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Brian Molefe sworn in at parliament, Thursday 23 February 2017.
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Ntando Duma's childhood pain: My father was really abusive and set our shack alight

By Kyle Zeeman | 2016-11-30 13:57:41.0

In a telling interview with TshisaLIVE actress and TV personality Ntando Duma has opened up about the painful childhood memories she has of growing up in an abusive home.

Even though Ntando may appear to be one of the most cheerful people in the world today‚ the pain of watching her father beat her mom has haunted her for years.

“I can still remember some of the things that happened‚ now‚” Ntando told TshisaLIVE recently.

Benni McCarthy relives the pain of growing up in an 'abusive' home

She said that her father would drink and come home upset. He would then apparently take his anger out on his family by beating them.

“My father was an alcoholic and used to drink a lot‚ he was very abusive. The most tragic thing is me and my siblings would often cry because we were seeing him beating our mother‚ and he would then beat all of us too‚” Ntando recalled.

She recounted how one day her father came home drunk and ended up setting the family’s shack alight.

“We used to live in a shack in Soweto and one day he (her father) came home really drunk and instead of knocking and asking for us to let him in‚ he set the whole shack alight. We were inside. We had to call an ambulance and neighbours to help us.

“It was so horrible. We were screaming. My mother threw us all out of the window and then she tried to find a way out for herself‚” Ntando said.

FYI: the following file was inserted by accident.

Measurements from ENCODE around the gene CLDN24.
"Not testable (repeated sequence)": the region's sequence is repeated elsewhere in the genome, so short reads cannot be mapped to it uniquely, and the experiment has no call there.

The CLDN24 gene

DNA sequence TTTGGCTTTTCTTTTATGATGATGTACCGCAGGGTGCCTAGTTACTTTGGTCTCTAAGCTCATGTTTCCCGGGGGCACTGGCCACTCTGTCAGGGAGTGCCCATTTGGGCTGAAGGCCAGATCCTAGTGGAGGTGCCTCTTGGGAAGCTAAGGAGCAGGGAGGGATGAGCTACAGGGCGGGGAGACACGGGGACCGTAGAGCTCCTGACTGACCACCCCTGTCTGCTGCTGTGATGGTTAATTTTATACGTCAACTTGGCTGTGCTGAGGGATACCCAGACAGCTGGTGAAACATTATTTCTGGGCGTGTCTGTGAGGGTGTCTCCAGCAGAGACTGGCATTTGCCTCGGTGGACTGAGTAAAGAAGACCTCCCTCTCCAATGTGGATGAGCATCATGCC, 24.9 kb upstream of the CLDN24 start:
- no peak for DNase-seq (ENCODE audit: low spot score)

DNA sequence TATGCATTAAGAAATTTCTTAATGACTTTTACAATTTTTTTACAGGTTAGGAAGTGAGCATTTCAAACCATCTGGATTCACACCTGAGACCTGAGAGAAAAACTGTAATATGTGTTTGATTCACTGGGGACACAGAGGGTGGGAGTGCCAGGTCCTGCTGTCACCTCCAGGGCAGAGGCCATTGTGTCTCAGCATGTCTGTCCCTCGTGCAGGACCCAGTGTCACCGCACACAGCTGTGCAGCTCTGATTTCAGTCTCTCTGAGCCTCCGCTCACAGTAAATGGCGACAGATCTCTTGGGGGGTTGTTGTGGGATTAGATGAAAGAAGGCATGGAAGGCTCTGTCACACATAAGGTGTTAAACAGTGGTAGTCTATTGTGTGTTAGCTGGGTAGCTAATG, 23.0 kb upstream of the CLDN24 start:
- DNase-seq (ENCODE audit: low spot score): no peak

Ntando’s mother decided to move her children to Orange Farm when Ntando was only six years old‚ after the abuse apparently became too much.

“My dad was really abusive. And my mother wanted us‚ as her children‚ to be away from the whole situation and sent us to live with our grandmother‚” Ntando explained.

She said that her mother would often visit them on weekends to bring them food and clothes‚ but that her contact with her father became scarce until he eventually “just disappeared“.

“He passed away in 2008‚ when I was 13. His family came to look for us to help bury him. We had to go. He was never a human being when he was alive. He was never a father. So I was like ‘whatever‚ let’s just go and bury him‚’” Ntando added.

Shortly after her father’s death‚ Ntando and her siblings were helped by her father’s relatives‚ who wanted to make amends for the situation. It was then that Ntando was taken in by a family member who put her through high school.

 

 

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